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Workplace safety record-keeping rule may be reversed

Since 1971, OSHA has required many employers to maintain detailed records when workers sustain illnesses or injuries as a result of performing their jobs. People in Louisiana who are concerned about their safety while at work should be aware that Congress is working to repeal the regulation mandating that careful safety records be kept.

A former head of OSHA states that the rule affects millions of employees in industries such as steel manufacturing and food processing. These safety logs help workers and employers understand what is occurring in the workplace and examine why people are getting injured. Safety advocates assert that undoing the rule would make it difficult to hold companies accountable if they do not keep track of workers' injuries.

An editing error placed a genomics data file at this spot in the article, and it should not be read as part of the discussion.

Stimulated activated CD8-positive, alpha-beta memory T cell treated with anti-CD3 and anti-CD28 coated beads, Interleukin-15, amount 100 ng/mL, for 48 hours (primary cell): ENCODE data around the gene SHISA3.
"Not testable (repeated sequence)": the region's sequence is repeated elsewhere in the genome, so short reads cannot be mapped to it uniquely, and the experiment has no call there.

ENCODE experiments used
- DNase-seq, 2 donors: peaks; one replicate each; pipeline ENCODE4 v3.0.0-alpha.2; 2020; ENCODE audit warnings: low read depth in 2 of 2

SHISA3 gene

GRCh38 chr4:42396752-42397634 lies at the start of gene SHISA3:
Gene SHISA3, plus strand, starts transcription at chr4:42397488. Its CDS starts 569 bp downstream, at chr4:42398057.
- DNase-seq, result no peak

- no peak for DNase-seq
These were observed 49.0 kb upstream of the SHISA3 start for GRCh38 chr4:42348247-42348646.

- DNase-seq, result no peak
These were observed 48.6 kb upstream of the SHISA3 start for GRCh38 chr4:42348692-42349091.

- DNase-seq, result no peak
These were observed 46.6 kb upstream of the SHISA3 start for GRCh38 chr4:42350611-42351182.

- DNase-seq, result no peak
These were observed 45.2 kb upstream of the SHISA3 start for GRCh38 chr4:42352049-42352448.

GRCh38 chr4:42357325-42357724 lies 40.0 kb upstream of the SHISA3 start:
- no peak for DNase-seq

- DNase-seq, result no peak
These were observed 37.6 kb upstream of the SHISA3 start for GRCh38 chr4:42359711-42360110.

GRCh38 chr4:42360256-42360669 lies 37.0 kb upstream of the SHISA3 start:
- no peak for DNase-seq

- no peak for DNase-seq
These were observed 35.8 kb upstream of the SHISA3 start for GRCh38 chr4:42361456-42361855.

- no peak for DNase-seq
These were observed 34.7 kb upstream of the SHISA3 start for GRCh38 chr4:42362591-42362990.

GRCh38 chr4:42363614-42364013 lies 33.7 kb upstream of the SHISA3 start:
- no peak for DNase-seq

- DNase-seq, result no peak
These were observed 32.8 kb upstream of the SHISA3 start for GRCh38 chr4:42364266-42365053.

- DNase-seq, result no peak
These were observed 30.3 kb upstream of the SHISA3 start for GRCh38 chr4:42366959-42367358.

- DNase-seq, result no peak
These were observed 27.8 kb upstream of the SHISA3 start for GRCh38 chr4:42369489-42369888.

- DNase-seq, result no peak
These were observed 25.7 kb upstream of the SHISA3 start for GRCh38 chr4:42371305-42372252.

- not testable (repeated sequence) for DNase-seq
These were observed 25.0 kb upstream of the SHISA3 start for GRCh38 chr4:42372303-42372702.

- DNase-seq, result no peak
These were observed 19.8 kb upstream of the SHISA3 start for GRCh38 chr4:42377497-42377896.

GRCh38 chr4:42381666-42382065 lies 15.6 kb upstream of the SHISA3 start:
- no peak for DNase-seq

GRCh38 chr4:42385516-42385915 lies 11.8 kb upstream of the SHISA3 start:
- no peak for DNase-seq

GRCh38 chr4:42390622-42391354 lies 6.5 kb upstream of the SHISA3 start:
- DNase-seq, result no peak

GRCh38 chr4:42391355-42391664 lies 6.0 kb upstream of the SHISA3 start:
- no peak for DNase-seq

Companies are currently required to keep safety records of injuries for five years. If these documents are inaccurate or falsified, businesses can be fined.

However, in 2012, a court ruling made it more difficult for the government to penalize companies for improper logs. According to the ruling, if a worker is injured, and the incident isn't documented, the government only has six months to examine the log and levy a fine. Since there have not been sufficient safety inspectors available to identify the violations quickly enough, there has been a 75 percent drop in citations for bad record-keeping. Cases in which OSHA would assess fines because dozens of injuries had not been recorded by an employer have vanished.

An attorney that specializes in workers' compensation law may advise individuals who have been injured at work about their legal options. They may have grounds to file lawsuits if their injuries were caused by falling debris or ladders, slip and fall accidents, trenches collapsing or machinery being operated negligently.

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